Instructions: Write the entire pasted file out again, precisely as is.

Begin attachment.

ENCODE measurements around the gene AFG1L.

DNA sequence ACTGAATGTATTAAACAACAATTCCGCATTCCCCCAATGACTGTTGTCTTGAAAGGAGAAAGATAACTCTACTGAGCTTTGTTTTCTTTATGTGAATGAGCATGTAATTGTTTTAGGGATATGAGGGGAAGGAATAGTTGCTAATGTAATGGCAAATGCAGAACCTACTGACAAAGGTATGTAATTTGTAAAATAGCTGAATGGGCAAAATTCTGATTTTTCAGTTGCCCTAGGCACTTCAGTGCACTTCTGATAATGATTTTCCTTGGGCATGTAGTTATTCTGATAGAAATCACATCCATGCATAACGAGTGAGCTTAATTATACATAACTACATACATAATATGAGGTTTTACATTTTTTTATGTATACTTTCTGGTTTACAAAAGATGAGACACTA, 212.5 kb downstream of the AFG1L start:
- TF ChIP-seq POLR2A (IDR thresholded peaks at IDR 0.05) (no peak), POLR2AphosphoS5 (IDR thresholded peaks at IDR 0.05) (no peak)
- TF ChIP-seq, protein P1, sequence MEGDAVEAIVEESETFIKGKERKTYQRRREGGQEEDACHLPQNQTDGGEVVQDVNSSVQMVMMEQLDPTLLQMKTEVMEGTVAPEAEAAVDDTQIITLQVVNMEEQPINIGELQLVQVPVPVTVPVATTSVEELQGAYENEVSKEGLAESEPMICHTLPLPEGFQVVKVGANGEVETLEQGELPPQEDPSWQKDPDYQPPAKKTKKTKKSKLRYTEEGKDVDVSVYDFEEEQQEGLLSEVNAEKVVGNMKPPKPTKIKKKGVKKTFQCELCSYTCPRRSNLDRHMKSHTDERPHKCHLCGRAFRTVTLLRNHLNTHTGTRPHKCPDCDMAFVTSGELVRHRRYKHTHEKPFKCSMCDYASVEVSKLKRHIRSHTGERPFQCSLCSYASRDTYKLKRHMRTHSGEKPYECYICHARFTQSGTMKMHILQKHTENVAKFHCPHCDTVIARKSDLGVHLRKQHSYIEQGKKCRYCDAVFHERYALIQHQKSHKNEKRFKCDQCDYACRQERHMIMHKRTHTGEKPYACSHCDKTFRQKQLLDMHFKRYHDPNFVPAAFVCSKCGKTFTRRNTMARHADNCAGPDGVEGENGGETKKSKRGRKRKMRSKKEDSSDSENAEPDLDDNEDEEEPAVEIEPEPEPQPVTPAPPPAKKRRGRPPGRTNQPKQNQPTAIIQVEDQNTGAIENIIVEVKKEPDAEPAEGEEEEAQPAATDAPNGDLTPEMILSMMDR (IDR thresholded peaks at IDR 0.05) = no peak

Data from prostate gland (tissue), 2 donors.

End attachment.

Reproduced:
ENCODE measurements around the gene AFG1L.

DNA sequence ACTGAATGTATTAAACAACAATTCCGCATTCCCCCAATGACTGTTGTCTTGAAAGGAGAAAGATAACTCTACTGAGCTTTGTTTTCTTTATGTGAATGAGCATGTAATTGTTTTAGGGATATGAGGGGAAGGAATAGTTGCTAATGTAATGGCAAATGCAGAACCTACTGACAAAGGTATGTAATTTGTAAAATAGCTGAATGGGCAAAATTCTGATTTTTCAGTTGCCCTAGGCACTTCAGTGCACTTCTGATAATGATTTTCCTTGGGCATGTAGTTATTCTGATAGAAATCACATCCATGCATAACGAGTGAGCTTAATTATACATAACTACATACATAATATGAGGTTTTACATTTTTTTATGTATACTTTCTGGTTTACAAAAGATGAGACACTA, 212.5 kb downstream of the AFG1L start:
- TF ChIP-seq POLR2A (IDR thresholded peaks at IDR 0.05) (no peak), POLR2AphosphoS5 (IDR thresholded peaks at IDR 0.05) (no peak)
- TF ChIP-seq, protein P1, sequence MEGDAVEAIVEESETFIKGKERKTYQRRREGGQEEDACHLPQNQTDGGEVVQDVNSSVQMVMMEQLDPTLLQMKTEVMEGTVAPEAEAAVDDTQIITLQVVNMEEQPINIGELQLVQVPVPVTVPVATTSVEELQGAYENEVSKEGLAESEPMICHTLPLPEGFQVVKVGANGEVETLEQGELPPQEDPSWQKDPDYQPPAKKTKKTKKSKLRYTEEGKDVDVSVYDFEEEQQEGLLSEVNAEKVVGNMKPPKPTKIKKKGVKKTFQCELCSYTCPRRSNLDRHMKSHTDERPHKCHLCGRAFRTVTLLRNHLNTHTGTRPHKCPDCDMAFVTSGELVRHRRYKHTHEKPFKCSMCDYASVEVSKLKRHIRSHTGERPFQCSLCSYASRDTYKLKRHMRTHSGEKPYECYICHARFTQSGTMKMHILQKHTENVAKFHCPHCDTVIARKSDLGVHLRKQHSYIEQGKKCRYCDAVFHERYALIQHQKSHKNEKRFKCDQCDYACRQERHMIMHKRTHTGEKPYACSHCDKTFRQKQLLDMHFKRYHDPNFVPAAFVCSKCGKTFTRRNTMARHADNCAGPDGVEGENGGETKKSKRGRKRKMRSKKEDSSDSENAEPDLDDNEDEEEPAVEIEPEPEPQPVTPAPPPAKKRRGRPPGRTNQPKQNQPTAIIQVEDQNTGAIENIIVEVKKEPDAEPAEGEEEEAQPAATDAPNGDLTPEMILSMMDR (IDR thresholded peaks at IDR 0.05) = no peak

Data from prostate gland (tissue), 2 donors.